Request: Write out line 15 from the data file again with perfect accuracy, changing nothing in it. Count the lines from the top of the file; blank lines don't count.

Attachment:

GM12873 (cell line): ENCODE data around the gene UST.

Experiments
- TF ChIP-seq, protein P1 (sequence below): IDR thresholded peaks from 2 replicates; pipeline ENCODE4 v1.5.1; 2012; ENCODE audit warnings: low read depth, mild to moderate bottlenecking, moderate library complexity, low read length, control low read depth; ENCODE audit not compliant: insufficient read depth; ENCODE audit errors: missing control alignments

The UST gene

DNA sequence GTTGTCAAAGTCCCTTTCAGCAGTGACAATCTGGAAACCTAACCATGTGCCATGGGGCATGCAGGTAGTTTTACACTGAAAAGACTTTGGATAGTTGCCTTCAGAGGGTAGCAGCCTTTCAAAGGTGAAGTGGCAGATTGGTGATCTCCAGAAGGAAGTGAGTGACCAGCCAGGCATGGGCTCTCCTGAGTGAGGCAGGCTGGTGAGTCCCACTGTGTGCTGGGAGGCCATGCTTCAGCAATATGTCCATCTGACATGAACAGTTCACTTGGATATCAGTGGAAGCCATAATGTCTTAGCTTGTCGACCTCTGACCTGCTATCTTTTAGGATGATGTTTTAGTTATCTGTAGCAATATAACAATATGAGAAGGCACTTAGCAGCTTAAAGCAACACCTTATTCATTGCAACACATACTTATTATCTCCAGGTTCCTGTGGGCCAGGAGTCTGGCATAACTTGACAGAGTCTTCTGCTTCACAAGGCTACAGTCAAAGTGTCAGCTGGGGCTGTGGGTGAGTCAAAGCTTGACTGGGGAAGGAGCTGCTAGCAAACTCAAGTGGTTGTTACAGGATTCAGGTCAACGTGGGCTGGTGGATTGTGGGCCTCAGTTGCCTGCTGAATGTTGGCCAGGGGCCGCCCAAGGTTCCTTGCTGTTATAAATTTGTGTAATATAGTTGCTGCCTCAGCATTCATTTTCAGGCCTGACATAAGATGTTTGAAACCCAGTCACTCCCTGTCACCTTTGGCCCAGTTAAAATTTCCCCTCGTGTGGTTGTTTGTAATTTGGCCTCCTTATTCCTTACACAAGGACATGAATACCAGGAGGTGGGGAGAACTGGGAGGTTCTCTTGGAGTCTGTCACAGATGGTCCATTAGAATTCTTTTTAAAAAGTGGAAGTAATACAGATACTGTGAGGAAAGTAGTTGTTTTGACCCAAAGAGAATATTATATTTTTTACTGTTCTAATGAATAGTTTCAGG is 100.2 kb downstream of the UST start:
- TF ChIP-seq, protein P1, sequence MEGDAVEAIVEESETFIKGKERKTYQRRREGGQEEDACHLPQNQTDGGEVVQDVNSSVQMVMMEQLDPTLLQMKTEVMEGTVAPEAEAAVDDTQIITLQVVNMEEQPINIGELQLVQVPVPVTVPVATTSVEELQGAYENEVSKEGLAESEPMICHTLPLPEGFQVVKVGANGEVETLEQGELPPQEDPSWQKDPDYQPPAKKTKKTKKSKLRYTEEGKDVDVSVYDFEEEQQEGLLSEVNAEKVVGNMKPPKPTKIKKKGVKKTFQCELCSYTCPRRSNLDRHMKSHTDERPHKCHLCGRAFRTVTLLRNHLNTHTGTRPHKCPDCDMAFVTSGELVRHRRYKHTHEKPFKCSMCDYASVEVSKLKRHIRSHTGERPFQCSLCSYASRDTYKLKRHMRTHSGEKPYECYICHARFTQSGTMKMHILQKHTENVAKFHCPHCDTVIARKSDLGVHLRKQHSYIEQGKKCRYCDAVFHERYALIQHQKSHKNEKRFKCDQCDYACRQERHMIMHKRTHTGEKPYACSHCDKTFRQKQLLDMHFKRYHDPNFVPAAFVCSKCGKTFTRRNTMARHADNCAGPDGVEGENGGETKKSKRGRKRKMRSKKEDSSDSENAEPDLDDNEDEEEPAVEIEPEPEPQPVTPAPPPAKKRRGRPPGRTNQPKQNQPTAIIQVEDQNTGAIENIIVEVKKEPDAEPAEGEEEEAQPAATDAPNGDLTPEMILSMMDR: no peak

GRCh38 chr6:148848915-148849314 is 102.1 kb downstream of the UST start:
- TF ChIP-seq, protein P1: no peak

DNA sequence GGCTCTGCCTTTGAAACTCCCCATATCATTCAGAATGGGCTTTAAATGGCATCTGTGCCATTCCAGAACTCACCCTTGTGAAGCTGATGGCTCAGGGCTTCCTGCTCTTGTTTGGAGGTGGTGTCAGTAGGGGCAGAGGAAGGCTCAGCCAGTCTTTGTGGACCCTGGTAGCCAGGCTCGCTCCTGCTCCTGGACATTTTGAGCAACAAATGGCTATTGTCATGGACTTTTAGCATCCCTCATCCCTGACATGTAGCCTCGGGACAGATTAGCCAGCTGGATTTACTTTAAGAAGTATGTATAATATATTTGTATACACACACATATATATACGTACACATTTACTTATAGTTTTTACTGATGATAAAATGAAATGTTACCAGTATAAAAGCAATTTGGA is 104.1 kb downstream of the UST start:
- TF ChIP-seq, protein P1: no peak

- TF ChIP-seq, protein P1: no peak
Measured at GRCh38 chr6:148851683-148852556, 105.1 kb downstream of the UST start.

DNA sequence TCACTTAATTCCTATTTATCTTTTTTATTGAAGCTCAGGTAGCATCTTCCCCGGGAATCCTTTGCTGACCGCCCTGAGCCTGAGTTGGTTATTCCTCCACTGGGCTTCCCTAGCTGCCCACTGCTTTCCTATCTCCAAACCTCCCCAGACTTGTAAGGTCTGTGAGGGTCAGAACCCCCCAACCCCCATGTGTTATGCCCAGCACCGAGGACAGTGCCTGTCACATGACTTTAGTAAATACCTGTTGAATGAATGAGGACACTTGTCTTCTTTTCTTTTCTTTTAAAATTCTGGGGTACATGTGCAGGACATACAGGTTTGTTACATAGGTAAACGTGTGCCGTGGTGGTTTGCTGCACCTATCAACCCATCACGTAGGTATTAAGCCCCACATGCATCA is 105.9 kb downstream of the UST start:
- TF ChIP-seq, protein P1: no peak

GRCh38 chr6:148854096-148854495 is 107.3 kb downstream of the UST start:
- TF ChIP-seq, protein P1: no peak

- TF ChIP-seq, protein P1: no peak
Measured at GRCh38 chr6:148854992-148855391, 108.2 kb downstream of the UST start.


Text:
GRCh38 chr6:148854096-148854495 is 107.3 kb downstream of the UST start: